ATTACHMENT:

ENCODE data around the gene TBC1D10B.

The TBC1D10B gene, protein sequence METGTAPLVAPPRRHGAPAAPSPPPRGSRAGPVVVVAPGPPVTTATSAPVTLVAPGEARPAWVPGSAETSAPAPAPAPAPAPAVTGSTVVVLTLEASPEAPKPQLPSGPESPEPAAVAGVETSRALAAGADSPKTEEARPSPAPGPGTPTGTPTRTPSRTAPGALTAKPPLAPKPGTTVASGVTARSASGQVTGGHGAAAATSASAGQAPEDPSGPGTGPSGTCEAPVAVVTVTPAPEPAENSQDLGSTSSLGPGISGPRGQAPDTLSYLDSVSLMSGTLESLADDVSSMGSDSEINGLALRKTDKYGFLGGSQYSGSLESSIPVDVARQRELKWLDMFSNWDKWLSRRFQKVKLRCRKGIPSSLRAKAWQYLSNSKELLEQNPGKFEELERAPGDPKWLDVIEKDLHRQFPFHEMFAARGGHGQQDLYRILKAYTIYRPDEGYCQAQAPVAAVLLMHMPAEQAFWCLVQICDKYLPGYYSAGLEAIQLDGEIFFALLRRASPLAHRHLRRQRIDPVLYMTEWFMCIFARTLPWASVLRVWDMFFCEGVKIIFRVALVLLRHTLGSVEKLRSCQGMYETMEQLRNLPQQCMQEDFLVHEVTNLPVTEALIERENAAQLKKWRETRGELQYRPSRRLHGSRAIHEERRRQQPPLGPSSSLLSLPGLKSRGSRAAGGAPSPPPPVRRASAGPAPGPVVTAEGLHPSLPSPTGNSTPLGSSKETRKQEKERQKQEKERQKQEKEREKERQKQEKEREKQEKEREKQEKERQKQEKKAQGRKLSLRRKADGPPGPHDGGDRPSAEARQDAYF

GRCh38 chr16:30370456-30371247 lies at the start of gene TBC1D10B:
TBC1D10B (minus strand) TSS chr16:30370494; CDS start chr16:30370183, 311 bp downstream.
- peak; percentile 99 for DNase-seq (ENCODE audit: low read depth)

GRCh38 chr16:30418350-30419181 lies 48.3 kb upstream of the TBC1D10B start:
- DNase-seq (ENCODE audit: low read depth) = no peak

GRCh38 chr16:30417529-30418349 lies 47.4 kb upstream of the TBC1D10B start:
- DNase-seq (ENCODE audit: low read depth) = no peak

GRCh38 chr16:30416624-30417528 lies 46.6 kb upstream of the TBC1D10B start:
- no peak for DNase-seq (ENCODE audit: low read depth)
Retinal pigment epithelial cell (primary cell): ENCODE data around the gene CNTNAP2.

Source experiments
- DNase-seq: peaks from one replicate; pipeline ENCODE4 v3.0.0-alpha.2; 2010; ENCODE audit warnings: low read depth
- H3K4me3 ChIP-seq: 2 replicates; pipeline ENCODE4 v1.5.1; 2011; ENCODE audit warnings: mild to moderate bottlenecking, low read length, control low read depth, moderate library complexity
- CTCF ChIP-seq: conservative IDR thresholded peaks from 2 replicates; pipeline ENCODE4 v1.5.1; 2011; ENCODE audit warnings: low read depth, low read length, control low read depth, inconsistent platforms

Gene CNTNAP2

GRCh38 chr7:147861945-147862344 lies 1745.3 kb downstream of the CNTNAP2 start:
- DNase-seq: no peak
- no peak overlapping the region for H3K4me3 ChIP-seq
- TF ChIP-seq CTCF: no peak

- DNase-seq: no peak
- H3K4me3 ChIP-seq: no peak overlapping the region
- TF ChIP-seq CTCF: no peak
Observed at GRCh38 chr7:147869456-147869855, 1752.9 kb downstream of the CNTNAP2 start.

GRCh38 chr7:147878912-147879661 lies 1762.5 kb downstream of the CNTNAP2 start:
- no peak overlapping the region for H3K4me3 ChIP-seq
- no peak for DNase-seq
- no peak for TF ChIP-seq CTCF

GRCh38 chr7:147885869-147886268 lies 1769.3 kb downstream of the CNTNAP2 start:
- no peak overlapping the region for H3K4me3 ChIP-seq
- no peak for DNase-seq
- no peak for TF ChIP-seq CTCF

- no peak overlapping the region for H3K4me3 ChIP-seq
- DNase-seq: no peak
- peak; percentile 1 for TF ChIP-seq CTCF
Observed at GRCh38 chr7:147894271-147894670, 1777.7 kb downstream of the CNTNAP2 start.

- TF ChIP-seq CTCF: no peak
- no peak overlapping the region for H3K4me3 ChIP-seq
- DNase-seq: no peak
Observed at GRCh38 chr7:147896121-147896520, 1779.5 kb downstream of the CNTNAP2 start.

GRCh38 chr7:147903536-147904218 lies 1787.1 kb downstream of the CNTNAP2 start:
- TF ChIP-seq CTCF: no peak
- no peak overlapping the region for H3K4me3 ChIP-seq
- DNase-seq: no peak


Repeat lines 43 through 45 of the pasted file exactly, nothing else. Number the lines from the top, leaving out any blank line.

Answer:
- TF ChIP-seq CTCF: no peak
- no peak overlapping the region for H3K4me3 ChIP-seq
- DNase-seq: no peak